Newton's Rings Apparatus

Newton's Rings Apparatus

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“Newton’s Rings” refers to the interference pattern created by the reflection of light between a spherical surface and an adjacent flat surface. Robert Hooke mentioned the phenomenon in his Micrographia (London, 1664), and Isaac Newton discussed it at length in his Optics (London, 1704). By the early nineteenth century, Newton’s Rings were routinely included in accounts of natural philosophy.
Joseph Henry, the physicist who served as founding Secretary of the Smithsonian, purchased this example for the Institution. The “Ed LUTZ, Paris” inscription is that of Édouard Lutz, an optical instrument maker who was in business ca. 1870-1896.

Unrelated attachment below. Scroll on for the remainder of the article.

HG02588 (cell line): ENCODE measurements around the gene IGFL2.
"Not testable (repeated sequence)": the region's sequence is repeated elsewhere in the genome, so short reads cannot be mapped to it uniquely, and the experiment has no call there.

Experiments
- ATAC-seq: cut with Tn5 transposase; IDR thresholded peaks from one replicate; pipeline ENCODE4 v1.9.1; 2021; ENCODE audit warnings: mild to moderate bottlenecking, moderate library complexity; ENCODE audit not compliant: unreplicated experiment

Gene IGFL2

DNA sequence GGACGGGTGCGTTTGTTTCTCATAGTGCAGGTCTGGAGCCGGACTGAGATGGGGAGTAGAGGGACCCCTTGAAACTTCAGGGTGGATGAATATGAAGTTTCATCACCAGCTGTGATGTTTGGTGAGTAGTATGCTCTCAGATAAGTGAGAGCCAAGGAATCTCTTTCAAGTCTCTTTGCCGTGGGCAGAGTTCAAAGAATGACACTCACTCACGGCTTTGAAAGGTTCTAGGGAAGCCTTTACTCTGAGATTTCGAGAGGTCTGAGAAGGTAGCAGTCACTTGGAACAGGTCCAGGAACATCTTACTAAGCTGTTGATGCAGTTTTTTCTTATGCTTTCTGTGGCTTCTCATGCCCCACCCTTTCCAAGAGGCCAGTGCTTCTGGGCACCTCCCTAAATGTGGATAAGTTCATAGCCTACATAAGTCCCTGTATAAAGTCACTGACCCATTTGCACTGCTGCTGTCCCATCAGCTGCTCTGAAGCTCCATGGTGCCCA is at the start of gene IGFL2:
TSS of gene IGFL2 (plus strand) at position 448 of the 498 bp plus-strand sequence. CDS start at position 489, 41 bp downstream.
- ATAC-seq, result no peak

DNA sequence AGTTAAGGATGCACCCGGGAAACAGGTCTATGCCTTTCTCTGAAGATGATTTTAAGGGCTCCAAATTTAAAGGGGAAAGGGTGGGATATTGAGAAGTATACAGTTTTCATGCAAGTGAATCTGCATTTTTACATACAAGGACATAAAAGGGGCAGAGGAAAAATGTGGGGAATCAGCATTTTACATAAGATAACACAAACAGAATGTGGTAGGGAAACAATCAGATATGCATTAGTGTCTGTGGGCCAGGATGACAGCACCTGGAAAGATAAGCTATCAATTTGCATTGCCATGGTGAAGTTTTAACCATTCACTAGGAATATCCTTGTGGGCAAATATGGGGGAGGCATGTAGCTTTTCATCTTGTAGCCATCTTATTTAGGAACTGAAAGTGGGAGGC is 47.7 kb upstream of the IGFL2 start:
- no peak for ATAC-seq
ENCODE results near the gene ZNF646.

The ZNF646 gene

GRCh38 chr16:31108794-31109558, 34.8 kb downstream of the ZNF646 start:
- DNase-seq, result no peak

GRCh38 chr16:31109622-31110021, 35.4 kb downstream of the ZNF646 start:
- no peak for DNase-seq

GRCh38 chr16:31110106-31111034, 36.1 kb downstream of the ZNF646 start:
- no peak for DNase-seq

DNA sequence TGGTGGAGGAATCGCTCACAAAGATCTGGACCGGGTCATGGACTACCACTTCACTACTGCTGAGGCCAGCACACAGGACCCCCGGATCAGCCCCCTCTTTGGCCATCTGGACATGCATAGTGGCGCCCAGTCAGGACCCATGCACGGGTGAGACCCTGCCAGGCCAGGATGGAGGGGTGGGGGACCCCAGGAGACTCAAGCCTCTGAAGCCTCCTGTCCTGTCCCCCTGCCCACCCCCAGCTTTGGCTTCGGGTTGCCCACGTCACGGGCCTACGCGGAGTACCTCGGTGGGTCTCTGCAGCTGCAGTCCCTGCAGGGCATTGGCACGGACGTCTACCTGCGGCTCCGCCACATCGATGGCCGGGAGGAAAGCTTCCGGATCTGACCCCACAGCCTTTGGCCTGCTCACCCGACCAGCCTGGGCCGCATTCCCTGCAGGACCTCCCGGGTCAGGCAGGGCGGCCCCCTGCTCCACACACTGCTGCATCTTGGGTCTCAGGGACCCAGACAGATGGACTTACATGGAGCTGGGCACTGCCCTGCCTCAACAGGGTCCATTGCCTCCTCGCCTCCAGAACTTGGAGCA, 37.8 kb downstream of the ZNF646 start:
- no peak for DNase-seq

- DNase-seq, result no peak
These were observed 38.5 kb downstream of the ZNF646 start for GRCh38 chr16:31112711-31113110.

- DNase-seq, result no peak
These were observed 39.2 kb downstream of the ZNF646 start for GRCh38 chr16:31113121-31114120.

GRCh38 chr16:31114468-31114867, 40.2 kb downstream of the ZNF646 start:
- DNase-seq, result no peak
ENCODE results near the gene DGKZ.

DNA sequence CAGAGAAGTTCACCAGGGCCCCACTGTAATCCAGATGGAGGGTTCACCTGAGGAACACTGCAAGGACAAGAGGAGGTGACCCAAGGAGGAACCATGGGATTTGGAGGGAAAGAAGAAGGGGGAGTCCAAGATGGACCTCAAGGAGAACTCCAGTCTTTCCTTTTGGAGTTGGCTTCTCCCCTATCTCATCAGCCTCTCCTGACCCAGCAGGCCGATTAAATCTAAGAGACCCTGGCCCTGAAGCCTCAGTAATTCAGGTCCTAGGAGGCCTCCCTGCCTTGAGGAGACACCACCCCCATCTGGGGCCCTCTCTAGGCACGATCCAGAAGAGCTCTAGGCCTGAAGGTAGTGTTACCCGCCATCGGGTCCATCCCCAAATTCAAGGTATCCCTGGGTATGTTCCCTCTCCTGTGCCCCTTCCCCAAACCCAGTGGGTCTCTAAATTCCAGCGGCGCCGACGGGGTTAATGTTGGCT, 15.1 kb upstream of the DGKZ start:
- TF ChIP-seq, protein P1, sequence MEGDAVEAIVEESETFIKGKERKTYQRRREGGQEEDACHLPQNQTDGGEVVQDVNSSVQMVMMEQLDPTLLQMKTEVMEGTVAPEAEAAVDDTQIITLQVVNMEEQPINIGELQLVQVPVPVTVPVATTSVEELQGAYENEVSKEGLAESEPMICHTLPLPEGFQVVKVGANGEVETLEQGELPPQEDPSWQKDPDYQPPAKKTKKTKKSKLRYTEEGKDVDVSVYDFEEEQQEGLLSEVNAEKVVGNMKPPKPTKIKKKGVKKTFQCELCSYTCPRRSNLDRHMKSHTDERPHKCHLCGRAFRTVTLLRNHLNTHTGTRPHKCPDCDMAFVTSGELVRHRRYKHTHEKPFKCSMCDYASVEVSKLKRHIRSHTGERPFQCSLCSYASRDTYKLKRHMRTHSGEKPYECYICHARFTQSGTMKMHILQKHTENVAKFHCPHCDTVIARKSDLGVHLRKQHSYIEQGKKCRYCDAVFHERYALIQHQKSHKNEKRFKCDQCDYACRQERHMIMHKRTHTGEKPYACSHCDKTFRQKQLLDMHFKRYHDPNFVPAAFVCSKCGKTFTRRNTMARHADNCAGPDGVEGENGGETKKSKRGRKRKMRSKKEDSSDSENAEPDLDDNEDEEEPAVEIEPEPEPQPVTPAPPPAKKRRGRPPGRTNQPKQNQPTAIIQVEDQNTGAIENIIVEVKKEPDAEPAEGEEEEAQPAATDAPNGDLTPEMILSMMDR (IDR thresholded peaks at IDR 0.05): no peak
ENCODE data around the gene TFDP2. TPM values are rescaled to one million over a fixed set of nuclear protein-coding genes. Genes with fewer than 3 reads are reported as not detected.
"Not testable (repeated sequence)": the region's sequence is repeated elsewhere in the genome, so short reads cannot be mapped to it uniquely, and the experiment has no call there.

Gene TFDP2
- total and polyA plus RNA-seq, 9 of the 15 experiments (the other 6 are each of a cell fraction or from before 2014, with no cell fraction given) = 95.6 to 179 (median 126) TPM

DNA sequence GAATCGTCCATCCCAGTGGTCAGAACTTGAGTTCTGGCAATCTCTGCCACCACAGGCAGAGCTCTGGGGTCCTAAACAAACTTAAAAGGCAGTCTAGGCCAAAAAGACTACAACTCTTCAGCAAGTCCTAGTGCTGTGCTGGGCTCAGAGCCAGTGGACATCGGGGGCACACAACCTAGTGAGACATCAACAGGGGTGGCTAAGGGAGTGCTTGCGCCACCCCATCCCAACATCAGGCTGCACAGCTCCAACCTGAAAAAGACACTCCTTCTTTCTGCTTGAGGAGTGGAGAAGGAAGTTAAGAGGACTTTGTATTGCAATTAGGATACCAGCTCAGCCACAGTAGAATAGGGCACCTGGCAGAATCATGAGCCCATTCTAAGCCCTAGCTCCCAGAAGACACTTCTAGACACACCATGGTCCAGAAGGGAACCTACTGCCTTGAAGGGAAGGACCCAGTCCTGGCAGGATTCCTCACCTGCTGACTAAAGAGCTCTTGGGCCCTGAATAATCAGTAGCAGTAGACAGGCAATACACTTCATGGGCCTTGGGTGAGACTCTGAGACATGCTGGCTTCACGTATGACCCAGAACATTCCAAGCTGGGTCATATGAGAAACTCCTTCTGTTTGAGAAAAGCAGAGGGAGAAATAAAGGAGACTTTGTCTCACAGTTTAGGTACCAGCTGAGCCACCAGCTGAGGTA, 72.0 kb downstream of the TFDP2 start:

Ref: Édouard Lutz, Catalogue des Instrumens d’Optique (Paris, 1872). Here (p. 26), the “Appareil de Newton” cost 20 fr.
Currently not on view
Object Name
Newton's rings apparatus
date made
Lutz, Edouard
place made
France: Île-de-France, Paris
overall: 2 in x 3 1/8 in x 3 in; 5.08 cm x 7.9375 cm x 7.62 cm
ID Number
catalog number
accession number
See more items in
Medicine and Science: Physical Sciences
Data Source
National Museum of American History
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